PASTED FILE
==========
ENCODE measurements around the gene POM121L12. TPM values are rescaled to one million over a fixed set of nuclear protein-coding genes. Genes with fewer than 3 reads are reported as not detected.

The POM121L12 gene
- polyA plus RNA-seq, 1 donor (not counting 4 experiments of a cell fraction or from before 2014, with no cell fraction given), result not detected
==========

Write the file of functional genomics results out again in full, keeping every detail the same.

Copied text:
ENCODE measurements around the gene POM121L12. TPM values are rescaled to one million over a fixed set of nuclear protein-coding genes. Genes with fewer than 3 reads are reported as not detected.

The POM121L12 gene
- polyA plus RNA-seq, 1 donor (not counting 4 experiments of a cell fraction or from before 2014, with no cell fraction given), result not detected